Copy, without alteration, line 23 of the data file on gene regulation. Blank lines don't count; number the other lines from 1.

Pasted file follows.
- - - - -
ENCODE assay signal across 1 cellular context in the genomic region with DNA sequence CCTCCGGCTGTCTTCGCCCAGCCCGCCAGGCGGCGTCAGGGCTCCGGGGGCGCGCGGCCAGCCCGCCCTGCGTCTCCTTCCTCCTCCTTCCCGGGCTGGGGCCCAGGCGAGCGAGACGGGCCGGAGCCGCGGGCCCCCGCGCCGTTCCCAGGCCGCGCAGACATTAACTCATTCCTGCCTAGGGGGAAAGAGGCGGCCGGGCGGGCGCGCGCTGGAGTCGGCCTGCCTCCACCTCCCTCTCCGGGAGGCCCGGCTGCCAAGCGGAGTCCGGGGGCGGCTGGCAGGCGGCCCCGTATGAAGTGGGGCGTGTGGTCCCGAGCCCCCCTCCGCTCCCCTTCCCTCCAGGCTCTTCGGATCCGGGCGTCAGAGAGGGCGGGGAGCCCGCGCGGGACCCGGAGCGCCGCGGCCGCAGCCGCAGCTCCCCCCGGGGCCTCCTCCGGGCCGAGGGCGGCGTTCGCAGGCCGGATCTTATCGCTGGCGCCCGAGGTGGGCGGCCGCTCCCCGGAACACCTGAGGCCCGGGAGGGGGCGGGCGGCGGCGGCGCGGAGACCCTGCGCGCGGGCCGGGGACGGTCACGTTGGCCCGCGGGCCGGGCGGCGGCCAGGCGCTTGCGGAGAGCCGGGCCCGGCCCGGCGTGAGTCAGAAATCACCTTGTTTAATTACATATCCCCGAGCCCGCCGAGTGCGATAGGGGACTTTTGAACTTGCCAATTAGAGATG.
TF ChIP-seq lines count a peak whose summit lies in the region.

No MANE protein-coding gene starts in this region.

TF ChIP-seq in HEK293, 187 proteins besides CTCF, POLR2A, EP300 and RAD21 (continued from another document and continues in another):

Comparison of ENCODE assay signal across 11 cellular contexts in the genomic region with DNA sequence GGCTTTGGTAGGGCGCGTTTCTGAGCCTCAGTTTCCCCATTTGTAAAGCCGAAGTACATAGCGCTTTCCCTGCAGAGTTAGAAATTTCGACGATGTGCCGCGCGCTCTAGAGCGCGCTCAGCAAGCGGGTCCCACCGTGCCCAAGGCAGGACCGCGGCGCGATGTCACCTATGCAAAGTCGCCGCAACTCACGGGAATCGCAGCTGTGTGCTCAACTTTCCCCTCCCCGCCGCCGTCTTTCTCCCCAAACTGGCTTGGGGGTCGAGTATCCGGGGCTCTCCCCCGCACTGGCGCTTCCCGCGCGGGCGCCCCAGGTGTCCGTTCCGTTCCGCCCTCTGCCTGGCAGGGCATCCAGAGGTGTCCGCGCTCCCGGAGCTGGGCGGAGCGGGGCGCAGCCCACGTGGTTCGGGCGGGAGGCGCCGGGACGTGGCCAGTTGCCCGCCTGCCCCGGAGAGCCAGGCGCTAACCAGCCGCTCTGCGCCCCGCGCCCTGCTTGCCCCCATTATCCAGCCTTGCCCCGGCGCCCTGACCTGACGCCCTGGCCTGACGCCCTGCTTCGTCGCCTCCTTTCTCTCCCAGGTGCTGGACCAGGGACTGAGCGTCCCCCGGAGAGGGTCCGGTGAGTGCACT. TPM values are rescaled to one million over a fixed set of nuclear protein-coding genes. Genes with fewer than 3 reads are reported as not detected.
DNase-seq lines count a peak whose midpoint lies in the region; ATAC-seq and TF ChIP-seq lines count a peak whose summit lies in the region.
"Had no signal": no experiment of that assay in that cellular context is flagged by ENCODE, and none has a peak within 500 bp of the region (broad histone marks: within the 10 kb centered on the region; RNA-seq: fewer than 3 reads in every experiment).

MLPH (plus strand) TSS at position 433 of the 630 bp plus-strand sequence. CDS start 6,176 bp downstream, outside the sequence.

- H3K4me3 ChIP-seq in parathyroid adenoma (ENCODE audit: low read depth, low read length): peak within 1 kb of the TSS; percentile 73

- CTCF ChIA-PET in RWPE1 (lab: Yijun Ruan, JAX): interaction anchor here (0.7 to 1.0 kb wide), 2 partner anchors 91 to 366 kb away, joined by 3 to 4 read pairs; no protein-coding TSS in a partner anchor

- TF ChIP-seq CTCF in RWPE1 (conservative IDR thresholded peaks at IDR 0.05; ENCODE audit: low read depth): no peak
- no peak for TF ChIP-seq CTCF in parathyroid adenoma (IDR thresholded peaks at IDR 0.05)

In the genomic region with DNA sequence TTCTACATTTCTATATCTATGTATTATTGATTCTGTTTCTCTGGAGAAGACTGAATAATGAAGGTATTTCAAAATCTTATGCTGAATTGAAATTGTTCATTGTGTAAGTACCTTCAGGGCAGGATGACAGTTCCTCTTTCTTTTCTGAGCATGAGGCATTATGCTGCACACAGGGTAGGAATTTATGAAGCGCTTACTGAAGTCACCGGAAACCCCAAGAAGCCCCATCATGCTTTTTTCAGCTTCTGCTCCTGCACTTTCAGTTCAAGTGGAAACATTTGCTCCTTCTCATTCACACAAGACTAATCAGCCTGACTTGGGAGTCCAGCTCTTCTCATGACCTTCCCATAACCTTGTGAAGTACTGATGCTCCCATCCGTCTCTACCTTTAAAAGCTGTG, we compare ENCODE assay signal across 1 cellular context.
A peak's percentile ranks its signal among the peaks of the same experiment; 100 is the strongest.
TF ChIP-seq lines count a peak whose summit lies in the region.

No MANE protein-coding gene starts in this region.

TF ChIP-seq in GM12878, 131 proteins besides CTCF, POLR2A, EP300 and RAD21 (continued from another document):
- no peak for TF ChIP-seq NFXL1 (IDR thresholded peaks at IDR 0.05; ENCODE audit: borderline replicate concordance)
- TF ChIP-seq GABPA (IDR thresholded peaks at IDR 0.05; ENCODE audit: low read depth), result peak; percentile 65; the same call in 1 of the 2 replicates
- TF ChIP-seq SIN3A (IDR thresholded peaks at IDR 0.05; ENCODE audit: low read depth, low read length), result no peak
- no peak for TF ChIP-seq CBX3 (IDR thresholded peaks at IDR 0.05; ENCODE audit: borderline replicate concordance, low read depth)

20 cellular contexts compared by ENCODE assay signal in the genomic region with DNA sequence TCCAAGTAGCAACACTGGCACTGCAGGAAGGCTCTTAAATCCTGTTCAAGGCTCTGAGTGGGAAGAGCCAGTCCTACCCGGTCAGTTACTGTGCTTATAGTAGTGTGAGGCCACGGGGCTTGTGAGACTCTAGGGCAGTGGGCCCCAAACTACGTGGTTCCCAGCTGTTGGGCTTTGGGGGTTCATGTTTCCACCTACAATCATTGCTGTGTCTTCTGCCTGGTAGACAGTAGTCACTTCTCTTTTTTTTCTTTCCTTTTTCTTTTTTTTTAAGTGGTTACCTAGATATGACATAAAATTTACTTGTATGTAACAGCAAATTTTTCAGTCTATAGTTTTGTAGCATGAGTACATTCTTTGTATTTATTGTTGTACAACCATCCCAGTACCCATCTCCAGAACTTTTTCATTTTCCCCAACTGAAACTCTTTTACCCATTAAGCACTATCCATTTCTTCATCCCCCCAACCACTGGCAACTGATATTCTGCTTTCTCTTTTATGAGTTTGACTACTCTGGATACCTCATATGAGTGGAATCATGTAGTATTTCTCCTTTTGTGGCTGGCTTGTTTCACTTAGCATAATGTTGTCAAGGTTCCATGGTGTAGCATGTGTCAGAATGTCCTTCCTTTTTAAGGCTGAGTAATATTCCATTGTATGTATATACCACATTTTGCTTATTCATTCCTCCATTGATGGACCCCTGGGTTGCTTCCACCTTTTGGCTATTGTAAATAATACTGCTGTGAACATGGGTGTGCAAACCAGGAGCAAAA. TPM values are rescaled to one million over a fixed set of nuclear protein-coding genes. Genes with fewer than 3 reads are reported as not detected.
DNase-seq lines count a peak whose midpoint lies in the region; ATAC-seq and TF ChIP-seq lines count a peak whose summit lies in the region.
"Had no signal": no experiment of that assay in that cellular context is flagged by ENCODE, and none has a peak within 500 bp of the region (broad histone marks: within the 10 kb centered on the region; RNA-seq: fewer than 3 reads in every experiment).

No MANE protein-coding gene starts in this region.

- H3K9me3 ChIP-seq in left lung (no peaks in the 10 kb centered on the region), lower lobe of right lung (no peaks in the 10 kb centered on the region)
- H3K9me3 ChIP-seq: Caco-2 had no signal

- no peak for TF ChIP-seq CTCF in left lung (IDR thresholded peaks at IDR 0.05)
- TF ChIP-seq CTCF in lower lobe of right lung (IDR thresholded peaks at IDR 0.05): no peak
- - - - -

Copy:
DNase-seq lines count a peak whose midpoint lies in the region; ATAC-seq and TF ChIP-seq lines count a peak whose summit lies in the region.